The Vatican is getting closer to naming Isidore of Seville as the patron saint of the Internet. The decision is being discussed as the Roman Catholic Church prepares a document on "ethics and the Internet."

The final decision on the patron saint will be made by Pope John Paul II, though the Vatican has not yet announced when that will happen. The choice will be only a small part of the Catholic Church's consideration of the Internet, which is a subject of deep concern for the church because of moral problems raised by instant world-wide communication available through the Internet, and especially its abuse by pornographers.

A man of wide knowledge, Isidore, one of the church's leading intellectuals, was born sometime between 560 and 570, eventually becoming bishop of Seville, in Spain. His name was well known to scholars of the medieval church. But most contemporary Catholics were unaware of Isidore until 1999, when he was named as a possible patron saint for the Internet.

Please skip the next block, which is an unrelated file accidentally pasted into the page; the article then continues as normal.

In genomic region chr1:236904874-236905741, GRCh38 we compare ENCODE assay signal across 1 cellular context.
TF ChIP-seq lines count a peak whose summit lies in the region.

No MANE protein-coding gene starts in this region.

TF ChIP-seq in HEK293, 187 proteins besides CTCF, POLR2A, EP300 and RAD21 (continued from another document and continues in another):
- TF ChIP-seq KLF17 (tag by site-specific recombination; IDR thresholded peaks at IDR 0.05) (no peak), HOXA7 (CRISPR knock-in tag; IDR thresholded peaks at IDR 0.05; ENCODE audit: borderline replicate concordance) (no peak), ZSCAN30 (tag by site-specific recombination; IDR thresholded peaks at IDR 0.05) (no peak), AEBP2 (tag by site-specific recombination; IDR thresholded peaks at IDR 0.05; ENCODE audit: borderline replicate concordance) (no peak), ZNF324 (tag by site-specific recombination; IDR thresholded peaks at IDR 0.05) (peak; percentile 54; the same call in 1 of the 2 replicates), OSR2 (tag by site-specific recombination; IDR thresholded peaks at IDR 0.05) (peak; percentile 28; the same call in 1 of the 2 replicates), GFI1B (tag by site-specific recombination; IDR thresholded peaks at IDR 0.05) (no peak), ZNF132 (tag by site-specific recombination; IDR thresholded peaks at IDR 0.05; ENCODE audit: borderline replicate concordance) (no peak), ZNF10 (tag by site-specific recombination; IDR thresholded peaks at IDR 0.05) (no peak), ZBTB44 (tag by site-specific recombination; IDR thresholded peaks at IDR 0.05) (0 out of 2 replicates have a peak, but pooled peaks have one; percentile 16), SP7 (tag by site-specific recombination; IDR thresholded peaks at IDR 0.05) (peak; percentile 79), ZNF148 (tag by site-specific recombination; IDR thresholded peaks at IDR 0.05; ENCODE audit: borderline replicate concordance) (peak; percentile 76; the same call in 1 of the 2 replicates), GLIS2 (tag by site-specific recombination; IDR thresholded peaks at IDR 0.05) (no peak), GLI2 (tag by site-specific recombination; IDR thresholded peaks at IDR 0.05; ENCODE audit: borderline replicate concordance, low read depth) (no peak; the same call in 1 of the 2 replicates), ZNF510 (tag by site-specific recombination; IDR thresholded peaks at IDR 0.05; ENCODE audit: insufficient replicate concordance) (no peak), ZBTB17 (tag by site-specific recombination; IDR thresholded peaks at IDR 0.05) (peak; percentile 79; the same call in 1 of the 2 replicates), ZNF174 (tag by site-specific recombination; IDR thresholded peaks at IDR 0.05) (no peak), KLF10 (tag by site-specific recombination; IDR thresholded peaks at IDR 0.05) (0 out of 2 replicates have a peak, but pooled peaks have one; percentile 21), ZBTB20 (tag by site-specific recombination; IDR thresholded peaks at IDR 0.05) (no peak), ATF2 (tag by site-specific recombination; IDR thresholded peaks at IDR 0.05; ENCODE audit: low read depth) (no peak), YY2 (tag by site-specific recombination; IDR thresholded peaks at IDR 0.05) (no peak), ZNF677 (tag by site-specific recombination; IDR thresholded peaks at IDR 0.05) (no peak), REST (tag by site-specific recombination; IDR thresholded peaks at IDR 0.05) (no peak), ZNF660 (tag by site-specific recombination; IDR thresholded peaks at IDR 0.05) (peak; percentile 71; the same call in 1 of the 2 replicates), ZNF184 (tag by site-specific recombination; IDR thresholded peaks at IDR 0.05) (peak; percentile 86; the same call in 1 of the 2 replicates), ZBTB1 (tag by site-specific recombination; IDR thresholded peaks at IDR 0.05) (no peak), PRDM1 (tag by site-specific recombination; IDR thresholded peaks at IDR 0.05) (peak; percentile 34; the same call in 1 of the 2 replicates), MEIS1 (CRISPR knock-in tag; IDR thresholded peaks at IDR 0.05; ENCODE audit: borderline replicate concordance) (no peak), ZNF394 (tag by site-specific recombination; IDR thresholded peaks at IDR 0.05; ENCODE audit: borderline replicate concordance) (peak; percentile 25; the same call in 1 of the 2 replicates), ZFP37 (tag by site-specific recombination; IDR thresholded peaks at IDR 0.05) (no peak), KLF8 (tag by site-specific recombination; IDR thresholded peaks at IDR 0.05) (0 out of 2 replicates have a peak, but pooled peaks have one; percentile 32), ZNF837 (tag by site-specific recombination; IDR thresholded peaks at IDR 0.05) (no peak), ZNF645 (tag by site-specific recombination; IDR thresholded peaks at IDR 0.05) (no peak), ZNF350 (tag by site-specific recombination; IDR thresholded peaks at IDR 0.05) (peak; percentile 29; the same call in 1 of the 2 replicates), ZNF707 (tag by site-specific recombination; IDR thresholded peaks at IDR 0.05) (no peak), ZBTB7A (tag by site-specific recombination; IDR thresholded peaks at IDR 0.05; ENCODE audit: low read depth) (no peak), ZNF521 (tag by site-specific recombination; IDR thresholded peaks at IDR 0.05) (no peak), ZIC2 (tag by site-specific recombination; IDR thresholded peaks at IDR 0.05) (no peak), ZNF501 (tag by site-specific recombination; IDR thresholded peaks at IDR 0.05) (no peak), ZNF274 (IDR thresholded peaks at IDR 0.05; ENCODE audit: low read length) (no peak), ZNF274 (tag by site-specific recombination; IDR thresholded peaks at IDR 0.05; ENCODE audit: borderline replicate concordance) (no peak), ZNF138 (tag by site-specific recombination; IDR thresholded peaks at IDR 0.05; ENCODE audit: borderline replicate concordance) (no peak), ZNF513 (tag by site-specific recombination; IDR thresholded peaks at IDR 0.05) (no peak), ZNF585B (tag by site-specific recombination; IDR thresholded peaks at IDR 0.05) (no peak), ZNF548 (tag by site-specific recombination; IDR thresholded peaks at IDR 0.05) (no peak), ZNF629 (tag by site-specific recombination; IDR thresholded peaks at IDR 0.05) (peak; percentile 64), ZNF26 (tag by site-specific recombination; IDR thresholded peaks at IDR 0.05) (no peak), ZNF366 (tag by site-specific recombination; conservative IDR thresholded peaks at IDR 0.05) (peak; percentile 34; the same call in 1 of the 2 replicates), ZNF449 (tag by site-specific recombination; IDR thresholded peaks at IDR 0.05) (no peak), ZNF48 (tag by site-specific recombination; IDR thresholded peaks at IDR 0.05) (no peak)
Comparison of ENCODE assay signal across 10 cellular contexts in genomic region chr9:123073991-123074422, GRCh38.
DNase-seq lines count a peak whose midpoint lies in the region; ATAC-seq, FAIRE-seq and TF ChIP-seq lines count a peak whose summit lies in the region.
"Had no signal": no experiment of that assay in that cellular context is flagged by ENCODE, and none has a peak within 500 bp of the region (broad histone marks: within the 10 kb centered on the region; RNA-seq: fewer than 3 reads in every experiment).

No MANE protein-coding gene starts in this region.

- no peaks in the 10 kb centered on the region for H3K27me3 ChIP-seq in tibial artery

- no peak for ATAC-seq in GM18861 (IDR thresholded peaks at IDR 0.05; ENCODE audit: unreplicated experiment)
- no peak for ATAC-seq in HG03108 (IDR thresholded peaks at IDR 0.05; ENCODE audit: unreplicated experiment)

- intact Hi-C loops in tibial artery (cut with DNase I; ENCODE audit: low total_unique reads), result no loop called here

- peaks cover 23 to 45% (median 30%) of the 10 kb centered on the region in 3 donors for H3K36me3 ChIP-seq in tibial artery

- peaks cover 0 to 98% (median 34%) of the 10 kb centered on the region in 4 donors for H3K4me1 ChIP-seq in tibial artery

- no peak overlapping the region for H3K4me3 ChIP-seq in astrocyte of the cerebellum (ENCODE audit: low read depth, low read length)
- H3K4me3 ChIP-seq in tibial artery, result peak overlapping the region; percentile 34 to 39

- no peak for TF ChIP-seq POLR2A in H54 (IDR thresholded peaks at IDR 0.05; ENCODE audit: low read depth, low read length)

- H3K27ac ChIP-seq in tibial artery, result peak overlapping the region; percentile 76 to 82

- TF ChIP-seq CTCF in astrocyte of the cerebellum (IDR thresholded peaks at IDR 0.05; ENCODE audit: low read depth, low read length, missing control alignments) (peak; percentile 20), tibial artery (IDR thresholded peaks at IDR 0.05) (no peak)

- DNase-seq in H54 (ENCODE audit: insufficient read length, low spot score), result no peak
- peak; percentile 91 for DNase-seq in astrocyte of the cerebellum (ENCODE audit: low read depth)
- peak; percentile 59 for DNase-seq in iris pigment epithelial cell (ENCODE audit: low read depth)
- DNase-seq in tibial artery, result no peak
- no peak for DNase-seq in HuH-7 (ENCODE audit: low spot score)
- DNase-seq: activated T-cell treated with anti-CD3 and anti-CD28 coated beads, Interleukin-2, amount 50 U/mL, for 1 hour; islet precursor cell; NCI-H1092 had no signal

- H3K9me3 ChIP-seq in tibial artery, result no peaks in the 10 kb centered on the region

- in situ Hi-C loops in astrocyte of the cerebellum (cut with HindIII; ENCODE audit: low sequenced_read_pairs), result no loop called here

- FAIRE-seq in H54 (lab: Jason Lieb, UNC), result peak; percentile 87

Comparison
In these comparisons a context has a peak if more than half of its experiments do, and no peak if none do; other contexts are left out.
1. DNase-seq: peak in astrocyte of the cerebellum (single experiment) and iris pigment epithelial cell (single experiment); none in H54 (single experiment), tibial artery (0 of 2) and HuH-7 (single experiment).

The proposal was made by an organization called Internet Observation Services (SOI) after it was asked by the Vatican's Pontifical Council for Social Communications to suggest a saint who could serve as guide and protector to millions of computer operators and "cybernauts"—addicts of the Internet—around the world.

SOI declared that Isidore was the most suitable saint for the role. For many centuries, he was considered as a man ahead of his time. He wrote a form of dictionary, called Etymologies, with a structure similar to what is now called a database. Like the World Wide Web, Etymologies put at the disposal of its readers massive amounts of knowledge. An encyclopedia in 20 volumes, it contained information on the seven liberal arts, and subjects such as ...

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